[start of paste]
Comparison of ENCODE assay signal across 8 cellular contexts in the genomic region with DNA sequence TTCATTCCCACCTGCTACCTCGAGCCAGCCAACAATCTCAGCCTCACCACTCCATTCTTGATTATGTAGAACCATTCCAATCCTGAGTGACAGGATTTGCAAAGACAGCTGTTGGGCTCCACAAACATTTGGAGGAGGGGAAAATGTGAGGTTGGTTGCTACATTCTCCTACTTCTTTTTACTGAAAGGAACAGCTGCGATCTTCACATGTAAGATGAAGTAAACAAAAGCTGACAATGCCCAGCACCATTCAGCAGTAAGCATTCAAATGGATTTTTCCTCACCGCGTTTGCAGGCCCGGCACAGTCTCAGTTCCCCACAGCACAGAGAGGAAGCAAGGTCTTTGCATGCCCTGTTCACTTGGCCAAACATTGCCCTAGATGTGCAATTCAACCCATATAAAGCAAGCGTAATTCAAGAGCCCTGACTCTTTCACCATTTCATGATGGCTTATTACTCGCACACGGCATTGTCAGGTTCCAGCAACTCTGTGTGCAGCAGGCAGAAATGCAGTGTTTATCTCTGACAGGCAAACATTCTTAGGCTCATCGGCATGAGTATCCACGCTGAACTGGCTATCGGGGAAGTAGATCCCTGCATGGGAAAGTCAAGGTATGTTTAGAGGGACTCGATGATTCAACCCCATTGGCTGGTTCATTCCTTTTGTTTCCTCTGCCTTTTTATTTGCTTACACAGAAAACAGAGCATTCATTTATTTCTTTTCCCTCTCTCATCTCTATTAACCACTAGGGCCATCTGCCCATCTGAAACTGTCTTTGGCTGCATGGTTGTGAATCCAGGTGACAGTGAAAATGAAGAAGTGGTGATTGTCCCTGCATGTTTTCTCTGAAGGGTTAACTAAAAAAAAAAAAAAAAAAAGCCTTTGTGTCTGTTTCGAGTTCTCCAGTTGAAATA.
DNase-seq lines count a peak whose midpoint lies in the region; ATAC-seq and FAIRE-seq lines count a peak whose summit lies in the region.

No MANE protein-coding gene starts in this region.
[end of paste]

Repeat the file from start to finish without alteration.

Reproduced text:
Comparison of ENCODE assay signal across 8 cellular contexts in the genomic region with DNA sequence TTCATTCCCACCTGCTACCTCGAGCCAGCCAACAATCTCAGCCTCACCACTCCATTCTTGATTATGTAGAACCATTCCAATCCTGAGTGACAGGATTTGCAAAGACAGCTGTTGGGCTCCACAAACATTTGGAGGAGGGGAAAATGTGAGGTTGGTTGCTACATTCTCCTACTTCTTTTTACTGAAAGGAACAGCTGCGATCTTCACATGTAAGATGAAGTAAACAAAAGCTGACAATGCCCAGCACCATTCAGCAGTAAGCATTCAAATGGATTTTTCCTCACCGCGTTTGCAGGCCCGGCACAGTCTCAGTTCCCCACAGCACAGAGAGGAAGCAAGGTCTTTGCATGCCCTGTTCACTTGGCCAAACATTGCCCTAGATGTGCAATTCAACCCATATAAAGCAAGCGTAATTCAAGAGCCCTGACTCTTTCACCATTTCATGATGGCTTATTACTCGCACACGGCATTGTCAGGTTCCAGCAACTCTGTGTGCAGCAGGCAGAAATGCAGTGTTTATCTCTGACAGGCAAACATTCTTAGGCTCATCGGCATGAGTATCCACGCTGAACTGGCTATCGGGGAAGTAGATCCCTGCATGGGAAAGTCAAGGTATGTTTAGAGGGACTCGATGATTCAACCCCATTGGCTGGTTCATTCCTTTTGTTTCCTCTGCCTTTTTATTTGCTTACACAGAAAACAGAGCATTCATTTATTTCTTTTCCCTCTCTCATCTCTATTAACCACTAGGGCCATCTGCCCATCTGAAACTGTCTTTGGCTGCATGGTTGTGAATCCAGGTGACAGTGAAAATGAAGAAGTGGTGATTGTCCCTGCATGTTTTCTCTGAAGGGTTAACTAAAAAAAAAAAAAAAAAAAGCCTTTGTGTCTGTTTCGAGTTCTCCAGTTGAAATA.
DNase-seq lines count a peak whose midpoint lies in the region; ATAC-seq and FAIRE-seq lines count a peak whose summit lies in the region.

No MANE protein-coding gene starts in this region.